Linux Desktop and Cloud Backup: A Summary of My Master Backup Strategy And Documentation (V1.2)

Part 1: Linux Desktop

  • If my desktop and the SSD it contained were destroyed in a power surge this onsite backup would be useless.
  • Timeshift backups are not that low-level: they’re taken aboard a live system.
  • I use Cloudberry to take frequent incremental backups up to the cloud.
  • I use rclone to take less frequent copies of the Clonezilla images and push them to the cloud.
  • Timeshift
  • Clonezilla
  • Cloudbery
  • rclone (CLI)

Part 2: The Cloud

  • The only backup I really need to use as a traditional backup (recent snapshots etc) is my cloud storage, which is primarily on Google Drive. I use a cloud storage tool to make sure that there are always a couple of snapshots of that in S3.
  • However, simply syncing Drive doesn’t cover all the other stuff that I put into Google’s cloud. To name but a few, there are: contacts, bookmarks, YouTube videos, Google Photos — among many others. Because I want to capture and back up all of my data through this process I initiate a Google Takeout and then use an AWS EC2 instance to upload this to B2 cloud to cloud (where I can avail of a practicable upload speed). I documented that recently here. Also: because cloud storage is unlikely to fail and this is a bit tedious I only go through this process about once a year (just Google Drive, by contrast, is moved across the clouds once a week).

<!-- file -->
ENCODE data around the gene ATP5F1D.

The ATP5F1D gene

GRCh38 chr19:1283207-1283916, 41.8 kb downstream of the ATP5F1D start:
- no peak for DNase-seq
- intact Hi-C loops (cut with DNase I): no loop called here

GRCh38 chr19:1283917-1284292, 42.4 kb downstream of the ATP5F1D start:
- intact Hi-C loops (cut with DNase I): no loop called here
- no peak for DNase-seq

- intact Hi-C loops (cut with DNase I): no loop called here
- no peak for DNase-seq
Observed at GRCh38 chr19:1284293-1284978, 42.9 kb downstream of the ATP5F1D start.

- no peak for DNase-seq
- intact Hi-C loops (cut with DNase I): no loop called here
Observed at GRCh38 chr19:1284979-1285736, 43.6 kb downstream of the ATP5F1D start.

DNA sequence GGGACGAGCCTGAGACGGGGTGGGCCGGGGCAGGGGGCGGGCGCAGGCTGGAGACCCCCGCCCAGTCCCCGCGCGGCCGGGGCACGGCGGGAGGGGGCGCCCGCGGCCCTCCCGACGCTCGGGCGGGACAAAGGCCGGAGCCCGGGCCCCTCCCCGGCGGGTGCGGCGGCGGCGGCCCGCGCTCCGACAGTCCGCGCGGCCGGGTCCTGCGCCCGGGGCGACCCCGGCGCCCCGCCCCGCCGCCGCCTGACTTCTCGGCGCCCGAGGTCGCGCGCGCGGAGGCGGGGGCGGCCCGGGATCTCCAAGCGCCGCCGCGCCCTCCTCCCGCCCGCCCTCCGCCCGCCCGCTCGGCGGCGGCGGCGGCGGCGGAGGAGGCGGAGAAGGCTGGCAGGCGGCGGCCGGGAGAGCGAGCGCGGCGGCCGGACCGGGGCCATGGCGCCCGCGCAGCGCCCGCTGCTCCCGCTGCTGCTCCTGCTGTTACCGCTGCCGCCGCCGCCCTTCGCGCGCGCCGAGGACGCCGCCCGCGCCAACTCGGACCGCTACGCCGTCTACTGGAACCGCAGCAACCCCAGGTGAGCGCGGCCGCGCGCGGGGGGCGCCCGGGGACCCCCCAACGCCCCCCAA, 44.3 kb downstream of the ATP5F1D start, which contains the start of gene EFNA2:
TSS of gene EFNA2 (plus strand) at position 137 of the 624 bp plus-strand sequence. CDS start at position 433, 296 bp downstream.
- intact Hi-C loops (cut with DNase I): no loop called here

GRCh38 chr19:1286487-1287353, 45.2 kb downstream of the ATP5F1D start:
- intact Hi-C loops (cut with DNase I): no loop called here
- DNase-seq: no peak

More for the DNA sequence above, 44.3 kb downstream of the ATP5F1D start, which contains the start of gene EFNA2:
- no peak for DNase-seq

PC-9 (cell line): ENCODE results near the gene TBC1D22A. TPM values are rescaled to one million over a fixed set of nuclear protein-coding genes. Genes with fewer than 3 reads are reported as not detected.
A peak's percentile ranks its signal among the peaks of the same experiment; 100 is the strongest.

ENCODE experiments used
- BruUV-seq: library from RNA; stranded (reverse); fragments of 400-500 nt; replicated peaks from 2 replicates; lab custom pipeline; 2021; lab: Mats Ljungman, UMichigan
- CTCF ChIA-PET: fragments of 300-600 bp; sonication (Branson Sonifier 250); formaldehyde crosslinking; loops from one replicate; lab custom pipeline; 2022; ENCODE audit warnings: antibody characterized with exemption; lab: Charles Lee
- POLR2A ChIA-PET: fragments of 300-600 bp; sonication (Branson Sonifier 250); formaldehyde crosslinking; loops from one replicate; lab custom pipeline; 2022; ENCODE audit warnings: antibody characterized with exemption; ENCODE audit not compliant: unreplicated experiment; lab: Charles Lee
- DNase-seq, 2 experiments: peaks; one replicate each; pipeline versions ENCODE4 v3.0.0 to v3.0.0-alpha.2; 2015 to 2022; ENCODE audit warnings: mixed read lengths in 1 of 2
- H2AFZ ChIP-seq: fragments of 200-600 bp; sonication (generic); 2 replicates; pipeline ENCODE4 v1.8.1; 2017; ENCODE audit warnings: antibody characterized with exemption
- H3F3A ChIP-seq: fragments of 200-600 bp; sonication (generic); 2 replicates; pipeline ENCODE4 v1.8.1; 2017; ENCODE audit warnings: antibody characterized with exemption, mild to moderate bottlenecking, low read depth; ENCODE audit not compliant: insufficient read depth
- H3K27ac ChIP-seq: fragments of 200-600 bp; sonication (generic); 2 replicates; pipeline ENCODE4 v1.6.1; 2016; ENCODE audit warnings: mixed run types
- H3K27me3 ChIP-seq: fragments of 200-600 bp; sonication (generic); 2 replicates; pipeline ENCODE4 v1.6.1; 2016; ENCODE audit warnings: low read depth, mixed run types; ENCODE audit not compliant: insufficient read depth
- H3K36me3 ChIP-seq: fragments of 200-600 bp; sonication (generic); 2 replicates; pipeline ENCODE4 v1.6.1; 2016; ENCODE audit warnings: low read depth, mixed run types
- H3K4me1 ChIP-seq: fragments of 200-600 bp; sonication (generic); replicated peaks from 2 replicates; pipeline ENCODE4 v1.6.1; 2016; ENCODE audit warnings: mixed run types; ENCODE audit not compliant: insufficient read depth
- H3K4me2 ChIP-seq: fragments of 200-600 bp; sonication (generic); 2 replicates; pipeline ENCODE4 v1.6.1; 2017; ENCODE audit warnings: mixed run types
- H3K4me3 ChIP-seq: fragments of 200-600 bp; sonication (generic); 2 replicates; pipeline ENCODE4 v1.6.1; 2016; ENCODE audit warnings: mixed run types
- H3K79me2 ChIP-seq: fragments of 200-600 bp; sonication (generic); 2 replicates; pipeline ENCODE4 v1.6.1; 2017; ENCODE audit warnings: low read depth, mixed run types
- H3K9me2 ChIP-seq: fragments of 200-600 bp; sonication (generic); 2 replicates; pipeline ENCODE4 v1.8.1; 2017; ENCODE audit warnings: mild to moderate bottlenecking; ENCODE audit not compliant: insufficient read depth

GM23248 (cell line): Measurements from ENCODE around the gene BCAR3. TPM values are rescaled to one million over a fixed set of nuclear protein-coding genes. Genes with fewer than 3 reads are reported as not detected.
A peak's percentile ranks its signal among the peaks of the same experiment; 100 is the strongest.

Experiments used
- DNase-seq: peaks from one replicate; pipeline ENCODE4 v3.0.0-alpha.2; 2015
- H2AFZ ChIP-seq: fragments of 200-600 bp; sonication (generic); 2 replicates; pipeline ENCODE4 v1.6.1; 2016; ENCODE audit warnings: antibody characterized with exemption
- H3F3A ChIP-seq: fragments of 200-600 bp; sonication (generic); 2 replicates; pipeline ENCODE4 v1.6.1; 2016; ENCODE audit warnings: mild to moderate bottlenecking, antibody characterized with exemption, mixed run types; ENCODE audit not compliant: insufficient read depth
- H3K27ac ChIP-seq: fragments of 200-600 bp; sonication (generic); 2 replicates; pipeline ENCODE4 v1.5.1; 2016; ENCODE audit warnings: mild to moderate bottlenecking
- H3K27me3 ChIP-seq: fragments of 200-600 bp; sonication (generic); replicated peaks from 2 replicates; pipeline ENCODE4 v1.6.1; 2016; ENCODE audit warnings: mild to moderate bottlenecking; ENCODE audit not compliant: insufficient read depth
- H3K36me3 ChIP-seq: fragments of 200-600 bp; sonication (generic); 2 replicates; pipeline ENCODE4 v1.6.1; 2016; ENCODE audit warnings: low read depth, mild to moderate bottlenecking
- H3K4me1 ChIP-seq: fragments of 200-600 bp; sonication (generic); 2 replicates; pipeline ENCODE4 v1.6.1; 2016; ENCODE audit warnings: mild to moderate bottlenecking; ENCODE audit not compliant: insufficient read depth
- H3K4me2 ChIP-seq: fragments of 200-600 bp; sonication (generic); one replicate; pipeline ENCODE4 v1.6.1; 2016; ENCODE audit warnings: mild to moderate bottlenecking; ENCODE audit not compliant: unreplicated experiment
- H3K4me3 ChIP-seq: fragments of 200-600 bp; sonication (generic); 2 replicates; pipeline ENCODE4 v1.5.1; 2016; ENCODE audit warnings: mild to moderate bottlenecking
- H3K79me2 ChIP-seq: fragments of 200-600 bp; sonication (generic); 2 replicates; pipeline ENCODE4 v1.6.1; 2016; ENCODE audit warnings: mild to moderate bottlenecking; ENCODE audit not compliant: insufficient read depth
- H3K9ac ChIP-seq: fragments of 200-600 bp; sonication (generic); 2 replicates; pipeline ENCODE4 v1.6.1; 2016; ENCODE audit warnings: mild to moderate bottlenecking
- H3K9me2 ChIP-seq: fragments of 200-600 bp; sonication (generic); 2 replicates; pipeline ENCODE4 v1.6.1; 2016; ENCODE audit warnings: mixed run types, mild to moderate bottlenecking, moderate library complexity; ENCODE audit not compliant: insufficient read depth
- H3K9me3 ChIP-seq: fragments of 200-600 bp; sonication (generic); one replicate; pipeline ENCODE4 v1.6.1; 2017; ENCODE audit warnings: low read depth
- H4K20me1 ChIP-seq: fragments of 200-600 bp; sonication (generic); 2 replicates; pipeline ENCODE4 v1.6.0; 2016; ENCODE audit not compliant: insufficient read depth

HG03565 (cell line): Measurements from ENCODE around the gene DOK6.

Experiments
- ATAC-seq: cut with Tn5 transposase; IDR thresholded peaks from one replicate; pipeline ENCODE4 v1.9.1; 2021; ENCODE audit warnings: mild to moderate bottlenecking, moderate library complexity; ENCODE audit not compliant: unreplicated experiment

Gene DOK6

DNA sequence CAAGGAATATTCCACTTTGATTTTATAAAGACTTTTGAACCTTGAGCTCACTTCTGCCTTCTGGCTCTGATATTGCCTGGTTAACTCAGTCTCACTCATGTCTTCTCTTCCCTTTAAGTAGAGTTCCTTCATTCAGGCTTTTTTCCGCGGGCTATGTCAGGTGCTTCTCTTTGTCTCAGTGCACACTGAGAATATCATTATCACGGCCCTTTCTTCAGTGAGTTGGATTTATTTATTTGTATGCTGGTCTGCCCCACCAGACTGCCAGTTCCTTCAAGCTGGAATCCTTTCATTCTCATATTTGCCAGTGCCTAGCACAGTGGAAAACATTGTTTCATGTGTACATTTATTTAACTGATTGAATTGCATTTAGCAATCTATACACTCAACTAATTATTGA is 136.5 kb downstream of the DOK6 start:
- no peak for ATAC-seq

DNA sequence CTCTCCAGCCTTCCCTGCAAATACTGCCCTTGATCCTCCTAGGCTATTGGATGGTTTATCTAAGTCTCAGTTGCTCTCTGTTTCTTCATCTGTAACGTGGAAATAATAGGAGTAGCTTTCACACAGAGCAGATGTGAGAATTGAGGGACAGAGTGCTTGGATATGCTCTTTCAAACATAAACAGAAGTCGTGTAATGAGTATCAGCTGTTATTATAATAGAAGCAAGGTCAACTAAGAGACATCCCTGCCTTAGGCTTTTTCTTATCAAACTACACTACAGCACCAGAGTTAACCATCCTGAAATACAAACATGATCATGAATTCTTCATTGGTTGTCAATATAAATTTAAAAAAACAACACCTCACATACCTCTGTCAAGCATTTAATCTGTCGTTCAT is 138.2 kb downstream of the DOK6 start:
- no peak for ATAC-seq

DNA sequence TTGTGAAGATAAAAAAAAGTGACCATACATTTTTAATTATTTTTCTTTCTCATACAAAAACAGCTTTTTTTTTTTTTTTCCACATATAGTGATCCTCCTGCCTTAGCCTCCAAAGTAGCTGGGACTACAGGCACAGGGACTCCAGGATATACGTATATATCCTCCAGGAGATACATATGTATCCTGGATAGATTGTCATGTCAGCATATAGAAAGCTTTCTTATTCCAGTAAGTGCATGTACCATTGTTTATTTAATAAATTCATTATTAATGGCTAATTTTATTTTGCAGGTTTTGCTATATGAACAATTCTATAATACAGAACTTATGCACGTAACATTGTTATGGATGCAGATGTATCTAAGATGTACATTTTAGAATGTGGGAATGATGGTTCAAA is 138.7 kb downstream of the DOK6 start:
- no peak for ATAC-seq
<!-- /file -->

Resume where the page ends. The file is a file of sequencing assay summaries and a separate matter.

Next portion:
• FilezillaPro
  • Cloudberry
  • AWS EC2

The Final Touch

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